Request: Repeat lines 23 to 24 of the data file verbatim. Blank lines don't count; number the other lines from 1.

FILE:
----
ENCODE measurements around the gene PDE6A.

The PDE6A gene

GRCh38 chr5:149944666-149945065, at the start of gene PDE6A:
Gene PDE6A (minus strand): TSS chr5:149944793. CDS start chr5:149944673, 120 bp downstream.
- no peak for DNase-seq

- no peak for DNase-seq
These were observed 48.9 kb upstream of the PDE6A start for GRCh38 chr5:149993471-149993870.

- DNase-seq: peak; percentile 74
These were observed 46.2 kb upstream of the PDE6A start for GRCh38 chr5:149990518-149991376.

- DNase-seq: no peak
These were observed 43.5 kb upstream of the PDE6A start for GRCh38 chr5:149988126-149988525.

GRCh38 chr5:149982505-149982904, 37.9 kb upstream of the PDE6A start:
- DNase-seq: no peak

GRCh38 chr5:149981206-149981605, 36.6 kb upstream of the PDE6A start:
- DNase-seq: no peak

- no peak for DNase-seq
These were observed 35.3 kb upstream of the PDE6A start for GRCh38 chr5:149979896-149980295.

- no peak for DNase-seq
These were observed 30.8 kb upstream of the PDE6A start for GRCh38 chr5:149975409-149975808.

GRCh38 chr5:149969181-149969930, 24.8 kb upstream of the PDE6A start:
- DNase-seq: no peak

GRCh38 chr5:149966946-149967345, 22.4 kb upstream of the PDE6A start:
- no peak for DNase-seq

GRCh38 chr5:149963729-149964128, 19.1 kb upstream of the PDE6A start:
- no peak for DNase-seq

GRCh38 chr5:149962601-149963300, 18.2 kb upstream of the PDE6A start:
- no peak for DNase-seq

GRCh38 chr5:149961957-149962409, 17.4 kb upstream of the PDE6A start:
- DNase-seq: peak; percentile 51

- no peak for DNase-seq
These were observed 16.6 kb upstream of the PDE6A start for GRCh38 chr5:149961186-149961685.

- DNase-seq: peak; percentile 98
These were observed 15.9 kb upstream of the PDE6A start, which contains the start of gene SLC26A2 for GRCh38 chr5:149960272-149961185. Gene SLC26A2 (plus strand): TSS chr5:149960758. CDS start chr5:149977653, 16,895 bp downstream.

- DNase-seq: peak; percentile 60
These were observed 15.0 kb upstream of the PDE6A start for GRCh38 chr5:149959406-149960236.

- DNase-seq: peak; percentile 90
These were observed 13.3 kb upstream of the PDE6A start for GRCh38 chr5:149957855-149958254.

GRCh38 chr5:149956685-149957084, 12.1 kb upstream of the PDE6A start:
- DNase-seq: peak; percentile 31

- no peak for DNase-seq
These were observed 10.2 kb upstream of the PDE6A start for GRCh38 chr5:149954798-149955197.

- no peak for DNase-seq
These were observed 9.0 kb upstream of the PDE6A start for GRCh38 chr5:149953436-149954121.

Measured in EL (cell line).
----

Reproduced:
- no peak for DNase-seq

GRCh38 chr5:149963729-149964128, 19.1 kb upstream of the PDE6A start: